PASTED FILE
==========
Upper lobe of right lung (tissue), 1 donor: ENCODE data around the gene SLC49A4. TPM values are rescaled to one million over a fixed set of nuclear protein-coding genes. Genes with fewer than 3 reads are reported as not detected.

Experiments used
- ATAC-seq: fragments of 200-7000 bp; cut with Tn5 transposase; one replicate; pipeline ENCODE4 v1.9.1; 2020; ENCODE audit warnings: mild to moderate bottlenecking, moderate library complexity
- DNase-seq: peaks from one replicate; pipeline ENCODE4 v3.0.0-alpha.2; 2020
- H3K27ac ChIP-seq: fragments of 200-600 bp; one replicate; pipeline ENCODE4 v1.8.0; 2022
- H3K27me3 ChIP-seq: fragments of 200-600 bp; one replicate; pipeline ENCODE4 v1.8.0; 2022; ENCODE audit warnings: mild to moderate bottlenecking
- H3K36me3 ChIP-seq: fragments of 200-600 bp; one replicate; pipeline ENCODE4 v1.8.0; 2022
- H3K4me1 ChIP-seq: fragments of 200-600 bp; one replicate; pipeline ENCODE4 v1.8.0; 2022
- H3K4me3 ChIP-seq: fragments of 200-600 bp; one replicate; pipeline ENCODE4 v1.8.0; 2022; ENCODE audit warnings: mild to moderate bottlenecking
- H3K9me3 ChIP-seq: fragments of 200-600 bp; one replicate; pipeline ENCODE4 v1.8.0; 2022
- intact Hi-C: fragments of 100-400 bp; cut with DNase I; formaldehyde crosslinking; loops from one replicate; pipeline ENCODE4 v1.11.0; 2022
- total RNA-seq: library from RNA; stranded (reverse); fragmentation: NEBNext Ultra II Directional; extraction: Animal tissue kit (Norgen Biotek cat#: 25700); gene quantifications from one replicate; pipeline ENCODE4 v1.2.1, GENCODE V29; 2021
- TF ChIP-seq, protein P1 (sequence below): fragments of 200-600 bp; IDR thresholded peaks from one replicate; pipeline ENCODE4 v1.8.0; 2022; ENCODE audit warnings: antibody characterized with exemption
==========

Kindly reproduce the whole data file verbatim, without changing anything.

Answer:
Upper lobe of right lung (tissue), 1 donor: ENCODE data around the gene SLC49A4. TPM values are rescaled to one million over a fixed set of nuclear protein-coding genes. Genes with fewer than 3 reads are reported as not detected.

Experiments used
- ATAC-seq: fragments of 200-7000 bp; cut with Tn5 transposase; one replicate; pipeline ENCODE4 v1.9.1; 2020; ENCODE audit warnings: mild to moderate bottlenecking, moderate library complexity
- DNase-seq: peaks from one replicate; pipeline ENCODE4 v3.0.0-alpha.2; 2020
- H3K27ac ChIP-seq: fragments of 200-600 bp; one replicate; pipeline ENCODE4 v1.8.0; 2022
- H3K27me3 ChIP-seq: fragments of 200-600 bp; one replicate; pipeline ENCODE4 v1.8.0; 2022; ENCODE audit warnings: mild to moderate bottlenecking
- H3K36me3 ChIP-seq: fragments of 200-600 bp; one replicate; pipeline ENCODE4 v1.8.0; 2022
- H3K4me1 ChIP-seq: fragments of 200-600 bp; one replicate; pipeline ENCODE4 v1.8.0; 2022
- H3K4me3 ChIP-seq: fragments of 200-600 bp; one replicate; pipeline ENCODE4 v1.8.0; 2022; ENCODE audit warnings: mild to moderate bottlenecking
- H3K9me3 ChIP-seq: fragments of 200-600 bp; one replicate; pipeline ENCODE4 v1.8.0; 2022
- intact Hi-C: fragments of 100-400 bp; cut with DNase I; formaldehyde crosslinking; loops from one replicate; pipeline ENCODE4 v1.11.0; 2022
- total RNA-seq: library from RNA; stranded (reverse); fragmentation: NEBNext Ultra II Directional; extraction: Animal tissue kit (Norgen Biotek cat#: 25700); gene quantifications from one replicate; pipeline ENCODE4 v1.2.1, GENCODE V29; 2021
- TF ChIP-seq, protein P1 (sequence below): fragments of 200-600 bp; IDR thresholded peaks from one replicate; pipeline ENCODE4 v1.8.0; 2022; ENCODE audit warnings: antibody characterized with exemption